I first saw them last week at the beach while I was riding my bike, what appeared to be a father pushing his young son in a wheelchair along the bike path and then over the sand toward the ocean.
The redheaded boy had a big smile, as did his dad. A couple of days later, I was riding in the same spot and saw them again. They were making their way onto the sand, and when I noticed that the father was juggling a couple of bags while trying to help his son out of the wheelchair, I stopped to see if he needed any help.
We got to talking and I mentioned that I had seen them the other day and was struck by the powerful image of father helping son across the sand. Dario Covey, 42, started telling me his story as we walked across the empty beach behind 12-year-old Anthony.
Covey is an MRI technician who lives in Washington state, but he comes down to Huntington Beach every couple of months to spend time with his son, who lives here with his mom.
Anthony suffers from Angelman syndrome, which is a neuro-genetic disorder characterized by severe intellectual and developmental disability, seizures, sleep disturbances, frequent laughter or smiling and a usually happy demeanor. He also has cerebral palsy.
As we both watched the young boy crawl excitedly on his hands and knees toward the ocean, Covey told me that his son loves the beach and that it is good therapy for him. Being chased by the waves seems to make him happy, he explained, and even though Anthony can't speak, his various sounds and expressions seem to indicate joy.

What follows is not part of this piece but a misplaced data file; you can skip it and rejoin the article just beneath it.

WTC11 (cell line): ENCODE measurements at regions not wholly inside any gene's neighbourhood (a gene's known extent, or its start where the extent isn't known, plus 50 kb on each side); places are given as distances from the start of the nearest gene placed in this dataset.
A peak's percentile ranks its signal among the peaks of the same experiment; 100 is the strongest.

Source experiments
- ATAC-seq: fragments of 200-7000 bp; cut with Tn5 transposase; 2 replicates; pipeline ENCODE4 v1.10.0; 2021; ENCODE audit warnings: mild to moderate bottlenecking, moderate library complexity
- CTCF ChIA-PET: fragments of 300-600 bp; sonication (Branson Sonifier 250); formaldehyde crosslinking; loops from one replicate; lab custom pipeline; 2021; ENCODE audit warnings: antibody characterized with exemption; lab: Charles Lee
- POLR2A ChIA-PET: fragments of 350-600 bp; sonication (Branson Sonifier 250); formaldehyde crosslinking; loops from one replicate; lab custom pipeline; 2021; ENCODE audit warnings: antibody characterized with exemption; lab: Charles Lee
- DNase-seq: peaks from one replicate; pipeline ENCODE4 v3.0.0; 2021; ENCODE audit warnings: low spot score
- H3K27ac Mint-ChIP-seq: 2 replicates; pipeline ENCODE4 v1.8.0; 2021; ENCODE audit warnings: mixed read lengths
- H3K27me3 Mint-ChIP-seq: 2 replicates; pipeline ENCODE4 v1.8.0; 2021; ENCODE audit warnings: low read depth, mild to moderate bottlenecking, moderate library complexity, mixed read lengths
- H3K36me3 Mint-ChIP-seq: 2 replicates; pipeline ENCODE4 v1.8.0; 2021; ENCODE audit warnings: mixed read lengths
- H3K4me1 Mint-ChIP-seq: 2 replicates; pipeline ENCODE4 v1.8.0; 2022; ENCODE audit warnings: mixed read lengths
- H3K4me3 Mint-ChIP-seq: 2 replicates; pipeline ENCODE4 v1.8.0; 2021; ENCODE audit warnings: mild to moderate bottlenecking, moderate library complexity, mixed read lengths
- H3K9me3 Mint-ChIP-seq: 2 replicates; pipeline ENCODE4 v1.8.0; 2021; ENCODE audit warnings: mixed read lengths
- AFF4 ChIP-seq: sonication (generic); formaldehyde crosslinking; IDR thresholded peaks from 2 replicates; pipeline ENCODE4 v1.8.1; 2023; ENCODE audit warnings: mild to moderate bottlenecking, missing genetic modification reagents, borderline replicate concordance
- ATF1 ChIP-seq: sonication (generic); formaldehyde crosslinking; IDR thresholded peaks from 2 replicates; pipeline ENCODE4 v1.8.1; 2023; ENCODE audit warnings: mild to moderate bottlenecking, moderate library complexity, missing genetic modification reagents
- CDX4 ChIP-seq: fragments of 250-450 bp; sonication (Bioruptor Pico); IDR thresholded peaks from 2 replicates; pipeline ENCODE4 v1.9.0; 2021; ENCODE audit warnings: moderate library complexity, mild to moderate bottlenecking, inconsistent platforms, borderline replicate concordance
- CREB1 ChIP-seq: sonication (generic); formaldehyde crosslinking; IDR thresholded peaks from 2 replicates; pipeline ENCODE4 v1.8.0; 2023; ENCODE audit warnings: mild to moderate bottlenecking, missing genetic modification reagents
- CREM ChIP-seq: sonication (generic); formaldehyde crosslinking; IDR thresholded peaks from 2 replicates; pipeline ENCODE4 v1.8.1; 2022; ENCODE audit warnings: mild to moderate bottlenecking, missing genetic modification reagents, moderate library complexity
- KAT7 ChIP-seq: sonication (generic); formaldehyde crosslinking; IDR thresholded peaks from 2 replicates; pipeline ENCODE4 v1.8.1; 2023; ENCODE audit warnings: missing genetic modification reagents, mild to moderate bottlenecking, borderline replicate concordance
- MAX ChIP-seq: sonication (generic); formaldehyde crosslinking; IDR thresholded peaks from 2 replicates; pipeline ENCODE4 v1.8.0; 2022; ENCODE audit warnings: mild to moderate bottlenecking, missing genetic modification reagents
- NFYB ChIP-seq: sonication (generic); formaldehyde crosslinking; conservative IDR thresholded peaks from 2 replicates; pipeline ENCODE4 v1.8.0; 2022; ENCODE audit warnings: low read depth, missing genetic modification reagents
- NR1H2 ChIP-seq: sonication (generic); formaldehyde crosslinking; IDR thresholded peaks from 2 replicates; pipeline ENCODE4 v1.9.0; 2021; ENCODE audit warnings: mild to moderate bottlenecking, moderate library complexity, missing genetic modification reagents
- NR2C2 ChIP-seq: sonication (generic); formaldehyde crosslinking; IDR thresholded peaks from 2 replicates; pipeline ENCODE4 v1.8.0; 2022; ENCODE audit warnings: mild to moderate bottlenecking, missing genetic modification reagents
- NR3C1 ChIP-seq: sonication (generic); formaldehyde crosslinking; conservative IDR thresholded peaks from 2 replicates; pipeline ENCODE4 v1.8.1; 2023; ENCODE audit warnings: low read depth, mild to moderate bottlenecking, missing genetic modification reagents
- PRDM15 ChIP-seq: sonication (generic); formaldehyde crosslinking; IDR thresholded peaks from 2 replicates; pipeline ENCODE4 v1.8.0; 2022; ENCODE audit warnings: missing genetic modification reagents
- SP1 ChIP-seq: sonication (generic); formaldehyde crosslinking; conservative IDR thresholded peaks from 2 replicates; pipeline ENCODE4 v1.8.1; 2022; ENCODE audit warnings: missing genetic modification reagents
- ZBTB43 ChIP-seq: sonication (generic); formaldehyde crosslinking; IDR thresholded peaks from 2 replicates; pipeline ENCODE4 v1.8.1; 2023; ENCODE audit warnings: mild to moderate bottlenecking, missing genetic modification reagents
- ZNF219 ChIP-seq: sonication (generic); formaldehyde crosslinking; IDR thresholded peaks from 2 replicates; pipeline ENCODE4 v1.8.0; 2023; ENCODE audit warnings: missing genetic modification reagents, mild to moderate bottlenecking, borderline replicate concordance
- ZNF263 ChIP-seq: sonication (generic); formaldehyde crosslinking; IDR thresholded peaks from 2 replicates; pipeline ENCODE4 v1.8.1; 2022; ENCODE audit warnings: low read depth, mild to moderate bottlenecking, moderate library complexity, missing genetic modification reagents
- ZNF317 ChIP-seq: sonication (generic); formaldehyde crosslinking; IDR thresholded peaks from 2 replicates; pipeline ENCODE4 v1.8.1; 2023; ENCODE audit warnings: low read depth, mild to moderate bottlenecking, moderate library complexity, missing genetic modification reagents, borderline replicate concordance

Covey also shared that while Anthony cannot walk on his own, he does fairly well with assistance, but the seizures have been making things particularly tough, despite all the medications and therapy he receives.
We spoke a bit more before I left them to their beautiful afternoon by the sea, but the image of the two and this sacred bond was just so powerful that I thought it needed to be shared.
I rode my bike for about an hour or so in the opposite direction and on my return trip saw the pair again. This time they were back on the bike trail, probably more than a mile from where I originally had caught up with them. Covey was feeding his son a drink from a bottle of water.
This Thanksgiving, may we all remember those who raised us, nurtured us, fed us, cleaned us and dedicated themselves to making sure that our lives were all that they could be. And may we also give thanks to those who provide loving care to the children who have the greatest needs.
I know we all get caught up in our day-to-day lives and often don't think about the challenges that others face. But now, whenever I ride past the spot where I met Anthony and his dad, I will think about them and their special relationship, which was framed perfectly on a beautiful day in Huntington Beach.
The Roman philosopher Cicero said, "A thankful heart is not only the greatest virtue, but the parent of all the other virtues."
Our family wishes yours a most peaceful and reflective Thanksgiving holiday.
(And please know how thankful I am for you reading this column each week.)
CHRIS EPTING is the author of 19 books, including the new "Baseball in Orange County," from Arcadia Publishing. You can chat with him on Twitter @chrisepting or follow his column at http://www.facebook.com/hbindependent.Copyright © 2014, The Baltimore Sun